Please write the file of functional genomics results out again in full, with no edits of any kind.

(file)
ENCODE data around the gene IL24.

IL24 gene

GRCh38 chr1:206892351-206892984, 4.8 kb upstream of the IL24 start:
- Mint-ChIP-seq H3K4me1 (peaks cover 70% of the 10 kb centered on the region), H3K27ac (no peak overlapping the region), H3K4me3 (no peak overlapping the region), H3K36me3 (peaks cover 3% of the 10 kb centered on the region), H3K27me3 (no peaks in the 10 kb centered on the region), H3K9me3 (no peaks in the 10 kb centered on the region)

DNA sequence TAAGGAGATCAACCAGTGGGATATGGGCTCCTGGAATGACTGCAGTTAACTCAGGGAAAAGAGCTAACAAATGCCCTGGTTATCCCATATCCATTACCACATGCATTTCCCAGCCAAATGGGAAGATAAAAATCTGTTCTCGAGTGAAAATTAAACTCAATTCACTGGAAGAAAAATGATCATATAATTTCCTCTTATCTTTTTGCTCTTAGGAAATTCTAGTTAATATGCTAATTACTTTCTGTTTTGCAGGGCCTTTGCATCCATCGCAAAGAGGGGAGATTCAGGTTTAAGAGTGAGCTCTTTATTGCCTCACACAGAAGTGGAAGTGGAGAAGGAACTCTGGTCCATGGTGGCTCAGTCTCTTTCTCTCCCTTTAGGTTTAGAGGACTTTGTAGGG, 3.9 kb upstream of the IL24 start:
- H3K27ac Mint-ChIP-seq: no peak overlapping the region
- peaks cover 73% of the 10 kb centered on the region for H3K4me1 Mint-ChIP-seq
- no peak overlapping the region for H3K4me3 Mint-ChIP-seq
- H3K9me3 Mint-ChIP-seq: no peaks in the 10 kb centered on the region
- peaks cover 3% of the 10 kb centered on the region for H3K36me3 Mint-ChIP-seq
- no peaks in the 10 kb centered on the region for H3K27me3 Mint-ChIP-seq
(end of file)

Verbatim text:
ENCODE data around the gene IL24.

IL24 gene

GRCh38 chr1:206892351-206892984, 4.8 kb upstream of the IL24 start:
- Mint-ChIP-seq H3K4me1 (peaks cover 70% of the 10 kb centered on the region), H3K27ac (no peak overlapping the region), H3K4me3 (no peak overlapping the region), H3K36me3 (peaks cover 3% of the 10 kb centered on the region), H3K27me3 (no peaks in the 10 kb centered on the region), H3K9me3 (no peaks in the 10 kb centered on the region)

DNA sequence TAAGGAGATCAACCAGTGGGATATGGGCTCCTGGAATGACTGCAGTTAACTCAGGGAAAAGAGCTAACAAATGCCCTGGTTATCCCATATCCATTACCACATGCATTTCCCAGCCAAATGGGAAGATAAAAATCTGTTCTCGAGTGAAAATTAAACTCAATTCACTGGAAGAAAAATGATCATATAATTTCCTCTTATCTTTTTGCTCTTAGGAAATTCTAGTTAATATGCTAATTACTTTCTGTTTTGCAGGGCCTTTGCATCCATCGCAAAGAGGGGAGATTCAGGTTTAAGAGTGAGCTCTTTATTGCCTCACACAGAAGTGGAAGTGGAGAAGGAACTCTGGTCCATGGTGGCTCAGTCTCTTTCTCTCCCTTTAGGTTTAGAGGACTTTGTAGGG, 3.9 kb upstream of the IL24 start:
- H3K27ac Mint-ChIP-seq: no peak overlapping the region
- peaks cover 73% of the 10 kb centered on the region for H3K4me1 Mint-ChIP-seq
- no peak overlapping the region for H3K4me3 Mint-ChIP-seq
- H3K9me3 Mint-ChIP-seq: no peaks in the 10 kb centered on the region
- peaks cover 3% of the 10 kb centered on the region for H3K36me3 Mint-ChIP-seq
- no peaks in the 10 kb centered on the region for H3K27me3 Mint-ChIP-seq